A €100 million aid package for Ireland's beef farmers, jointly funded by the European Commission and the Government, will "flow to farmers in the next couple of months", Taoiseach Leo Varadkar has said.
The European Commission has pledged €50 million in exceptional funds to deal with the crisis that has faced beef farmers for nearly three years, which will be matched by the Government.
Speaking in Dublin, Mr Varadkar said: “If we could have got it over the line a few weeks ago we would have been very happy, as you can imagine. As a Government, we have been listening to what the beef farmers have been saying.
“We appreciate and understand that the beef price is very low and the cost of production is now exceeding the price that farmers can get from the factories. So we wanted to help.
“And the commission has now put some money on the table, so we need to now work out the detail of that. But we expect the money to flow to farmers in the next couple of months.”
The Irish Farmers’ Association (IFA) says farmers have suffered €101 million worth of losses between September 2018 and March this year, which now threatens to ruin some farmers.
The industry could be hit by 40 per cent tariffs if a hard Brexit of any form occurs
IFA president Joe Healy said farmers have lost on average €100 per head on every steer and heifer killed since the United Kingdom's decision to quit the European Union in June 2016.
Uncertainties over Brexit have already caused beef prices to plummet in Ireland, while the industry could be hit by 40 per cent tariffs if a hard Brexit of any form occurs.
“We based our analysis on farmers who had sold cattle – slaughtered cattle – and the losses they had incurred, and we feel those farmers need to get that money,” Mr Healy told RTÉ’s Today with Seán O’Rourke.
Factory price records from September 2018 to March 2019 compared with the six months before the Brexit referendum vote show that prices for bulls has dropped by €1 per kg, while a 25 cent per kg fall has happened for steer and heifer prices.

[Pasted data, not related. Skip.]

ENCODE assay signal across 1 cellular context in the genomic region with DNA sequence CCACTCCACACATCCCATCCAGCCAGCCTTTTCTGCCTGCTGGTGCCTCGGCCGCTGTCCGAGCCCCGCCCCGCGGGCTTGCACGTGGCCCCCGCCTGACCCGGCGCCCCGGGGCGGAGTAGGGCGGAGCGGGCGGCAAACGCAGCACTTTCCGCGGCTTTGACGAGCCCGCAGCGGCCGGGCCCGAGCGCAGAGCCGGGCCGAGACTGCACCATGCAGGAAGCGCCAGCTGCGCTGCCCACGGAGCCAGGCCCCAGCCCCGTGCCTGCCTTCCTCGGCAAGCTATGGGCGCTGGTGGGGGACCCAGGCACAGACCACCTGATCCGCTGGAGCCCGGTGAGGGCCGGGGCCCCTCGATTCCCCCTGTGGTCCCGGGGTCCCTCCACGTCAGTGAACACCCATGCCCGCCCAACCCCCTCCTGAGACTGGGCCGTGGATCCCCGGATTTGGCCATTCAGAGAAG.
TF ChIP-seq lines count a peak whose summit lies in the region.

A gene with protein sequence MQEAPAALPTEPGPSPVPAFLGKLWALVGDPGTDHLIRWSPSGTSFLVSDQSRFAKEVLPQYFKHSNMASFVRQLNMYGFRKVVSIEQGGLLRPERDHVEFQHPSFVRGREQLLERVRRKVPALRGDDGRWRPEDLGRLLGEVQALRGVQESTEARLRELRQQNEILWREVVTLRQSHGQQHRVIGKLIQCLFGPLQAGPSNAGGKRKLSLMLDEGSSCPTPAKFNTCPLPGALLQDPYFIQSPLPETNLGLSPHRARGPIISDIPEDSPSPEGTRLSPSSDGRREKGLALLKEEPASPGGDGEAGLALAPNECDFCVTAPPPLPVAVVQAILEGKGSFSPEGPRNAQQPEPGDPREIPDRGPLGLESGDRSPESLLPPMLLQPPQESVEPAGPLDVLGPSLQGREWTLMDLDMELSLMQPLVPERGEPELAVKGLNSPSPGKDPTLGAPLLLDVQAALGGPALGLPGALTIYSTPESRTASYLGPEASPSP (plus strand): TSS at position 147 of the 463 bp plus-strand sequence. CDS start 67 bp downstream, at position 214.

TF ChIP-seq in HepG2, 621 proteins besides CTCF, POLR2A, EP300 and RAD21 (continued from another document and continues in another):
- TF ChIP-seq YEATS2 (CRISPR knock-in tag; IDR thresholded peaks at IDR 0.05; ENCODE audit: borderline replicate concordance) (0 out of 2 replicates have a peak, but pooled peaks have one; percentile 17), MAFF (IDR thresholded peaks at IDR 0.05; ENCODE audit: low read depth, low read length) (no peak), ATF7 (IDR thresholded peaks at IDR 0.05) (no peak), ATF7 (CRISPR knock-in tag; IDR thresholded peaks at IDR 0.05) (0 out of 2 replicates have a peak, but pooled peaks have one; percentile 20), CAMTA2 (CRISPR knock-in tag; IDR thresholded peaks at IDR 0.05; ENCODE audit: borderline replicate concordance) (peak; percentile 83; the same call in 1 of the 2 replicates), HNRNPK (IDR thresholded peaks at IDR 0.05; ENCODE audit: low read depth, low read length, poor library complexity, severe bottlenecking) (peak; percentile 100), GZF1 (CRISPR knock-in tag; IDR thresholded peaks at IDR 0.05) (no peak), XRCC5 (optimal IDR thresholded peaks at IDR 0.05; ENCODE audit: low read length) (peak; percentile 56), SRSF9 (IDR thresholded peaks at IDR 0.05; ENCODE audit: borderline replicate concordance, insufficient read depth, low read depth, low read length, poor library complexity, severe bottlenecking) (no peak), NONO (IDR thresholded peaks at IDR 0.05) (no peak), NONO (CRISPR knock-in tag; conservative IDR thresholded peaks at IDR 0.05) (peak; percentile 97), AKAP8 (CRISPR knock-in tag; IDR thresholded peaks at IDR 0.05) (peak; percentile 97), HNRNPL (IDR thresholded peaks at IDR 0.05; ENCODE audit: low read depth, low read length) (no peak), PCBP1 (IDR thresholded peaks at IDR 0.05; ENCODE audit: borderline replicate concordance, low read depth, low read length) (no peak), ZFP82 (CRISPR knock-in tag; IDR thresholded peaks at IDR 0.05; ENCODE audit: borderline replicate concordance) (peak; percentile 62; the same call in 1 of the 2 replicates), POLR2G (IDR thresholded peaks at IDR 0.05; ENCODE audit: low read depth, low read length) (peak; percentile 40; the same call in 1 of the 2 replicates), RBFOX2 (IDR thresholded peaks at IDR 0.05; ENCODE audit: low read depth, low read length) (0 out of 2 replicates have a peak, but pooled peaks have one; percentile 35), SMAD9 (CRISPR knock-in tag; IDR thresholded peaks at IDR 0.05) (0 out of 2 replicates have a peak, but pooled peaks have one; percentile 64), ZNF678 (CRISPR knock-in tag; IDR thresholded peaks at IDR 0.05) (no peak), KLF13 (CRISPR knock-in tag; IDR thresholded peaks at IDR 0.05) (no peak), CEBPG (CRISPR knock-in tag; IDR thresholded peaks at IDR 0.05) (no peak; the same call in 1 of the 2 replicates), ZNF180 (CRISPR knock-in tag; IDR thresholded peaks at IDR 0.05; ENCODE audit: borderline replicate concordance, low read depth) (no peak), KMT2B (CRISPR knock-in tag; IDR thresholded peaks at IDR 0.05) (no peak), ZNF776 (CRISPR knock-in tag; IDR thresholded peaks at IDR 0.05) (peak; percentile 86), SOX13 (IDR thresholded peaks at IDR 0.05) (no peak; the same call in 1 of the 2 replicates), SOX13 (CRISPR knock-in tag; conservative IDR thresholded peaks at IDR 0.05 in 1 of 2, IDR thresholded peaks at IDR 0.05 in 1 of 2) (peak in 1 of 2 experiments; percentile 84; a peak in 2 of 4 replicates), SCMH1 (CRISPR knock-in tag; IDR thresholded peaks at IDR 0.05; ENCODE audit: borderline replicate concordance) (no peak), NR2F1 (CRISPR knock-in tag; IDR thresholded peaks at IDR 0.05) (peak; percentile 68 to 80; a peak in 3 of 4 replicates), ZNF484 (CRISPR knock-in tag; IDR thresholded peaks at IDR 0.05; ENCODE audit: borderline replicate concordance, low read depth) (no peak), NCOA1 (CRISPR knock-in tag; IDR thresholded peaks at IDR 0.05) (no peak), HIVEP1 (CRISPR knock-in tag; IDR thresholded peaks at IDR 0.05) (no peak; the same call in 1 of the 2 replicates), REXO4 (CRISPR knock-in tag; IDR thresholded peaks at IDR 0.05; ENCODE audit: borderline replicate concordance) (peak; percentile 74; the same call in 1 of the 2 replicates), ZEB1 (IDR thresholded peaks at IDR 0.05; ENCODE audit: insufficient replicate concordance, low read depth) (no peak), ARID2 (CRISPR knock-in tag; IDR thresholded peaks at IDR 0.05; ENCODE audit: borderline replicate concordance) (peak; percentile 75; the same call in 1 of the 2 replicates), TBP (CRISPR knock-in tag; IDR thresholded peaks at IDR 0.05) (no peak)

Defending the strength of the lobbying the IFA has carried out in recent months, Mr Healy was unapologetic: “I’ll admit that it doesn’t hurt when there’s an election in a few weeks’ time.”
Describing the aid package as “very important”, Minister for Rural Affairs Seán Canney said it was “welcome news for our farmers” who have been struggling for nearly three years.
Beef farmers have suffered savage price losses due to Brexit uncertainty
"I have been assisting the Minister for Agriculture, Michael Creed, in making the case for our beef farmers at national and EU level and I am very pleased at this outcome.
“Beef farmers have suffered savage price losses due to Brexit uncertainty, and it is a welcome development that the EU commission has recognised this and responded to the IFA proposal,” he said.
IFA national livestock chairman Angus Woods said that while the finer details of the scheme had to be finalised, it is vital that every cent goes directly to farmers.
Edmund Graham, beef chairman of the Irish Cattle & Sheep Farmers' Association, said farmers have "absolutely been hammered", adding that it is now causing €4 million worth of losses each week.
He paid tribute to EU commissioner Phil Hogan and to his commission colleague, budget commissioner Günther Oettinger.
“There will be some conditions attached to this and we await the detail on this.”